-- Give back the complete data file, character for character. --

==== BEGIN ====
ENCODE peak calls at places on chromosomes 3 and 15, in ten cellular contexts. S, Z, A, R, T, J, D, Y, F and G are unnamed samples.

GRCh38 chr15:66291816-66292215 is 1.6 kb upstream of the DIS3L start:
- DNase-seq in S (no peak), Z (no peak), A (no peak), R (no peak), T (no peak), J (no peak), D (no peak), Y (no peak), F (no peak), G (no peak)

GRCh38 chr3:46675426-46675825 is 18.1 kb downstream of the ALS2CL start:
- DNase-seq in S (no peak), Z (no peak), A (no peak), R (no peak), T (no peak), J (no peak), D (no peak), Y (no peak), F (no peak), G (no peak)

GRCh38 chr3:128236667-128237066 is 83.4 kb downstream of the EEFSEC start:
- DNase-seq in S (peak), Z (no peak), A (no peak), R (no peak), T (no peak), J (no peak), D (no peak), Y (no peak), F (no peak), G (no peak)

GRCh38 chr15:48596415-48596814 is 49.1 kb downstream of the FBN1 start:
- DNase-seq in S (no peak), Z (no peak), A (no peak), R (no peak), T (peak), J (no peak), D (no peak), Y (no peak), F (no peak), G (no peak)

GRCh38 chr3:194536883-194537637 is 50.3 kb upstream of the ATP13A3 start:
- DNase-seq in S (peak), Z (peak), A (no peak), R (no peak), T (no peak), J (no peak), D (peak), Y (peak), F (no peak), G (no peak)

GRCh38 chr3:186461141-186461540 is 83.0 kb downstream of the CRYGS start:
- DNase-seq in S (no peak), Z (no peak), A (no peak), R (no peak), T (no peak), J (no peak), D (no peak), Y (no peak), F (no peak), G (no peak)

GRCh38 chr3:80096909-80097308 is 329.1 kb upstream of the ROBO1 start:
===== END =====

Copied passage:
ENCODE peak calls at places on chromosomes 3 and 15, in ten cellular contexts. S, Z, A, R, T, J, D, Y, F and G are unnamed samples.

GRCh38 chr15:66291816-66292215 is 1.6 kb upstream of the DIS3L start:
- DNase-seq in S (no peak), Z (no peak), A (no peak), R (no peak), T (no peak), J (no peak), D (no peak), Y (no peak), F (no peak), G (no peak)

GRCh38 chr3:46675426-46675825 is 18.1 kb downstream of the ALS2CL start:
- DNase-seq in S (no peak), Z (no peak), A (no peak), R (no peak), T (no peak), J (no peak), D (no peak), Y (no peak), F (no peak), G (no peak)

GRCh38 chr3:128236667-128237066 is 83.4 kb downstream of the EEFSEC start:
- DNase-seq in S (peak), Z (no peak), A (no peak), R (no peak), T (no peak), J (no peak), D (no peak), Y (no peak), F (no peak), G (no peak)

GRCh38 chr15:48596415-48596814 is 49.1 kb downstream of the FBN1 start:
- DNase-seq in S (no peak), Z (no peak), A (no peak), R (no peak), T (peak), J (no peak), D (no peak), Y (no peak), F (no peak), G (no peak)

GRCh38 chr3:194536883-194537637 is 50.3 kb upstream of the ATP13A3 start:
- DNase-seq in S (peak), Z (peak), A (no peak), R (no peak), T (no peak), J (no peak), D (peak), Y (peak), F (no peak), G (no peak)

GRCh38 chr3:186461141-186461540 is 83.0 kb downstream of the CRYGS start:
- DNase-seq in S (no peak), Z (no peak), A (no peak), R (no peak), T (no peak), J (no peak), D (no peak), Y (no peak), F (no peak), G (no peak)

GRCh38 chr3:80096909-80097308 is 329.1 kb upstream of the ROBO1 start: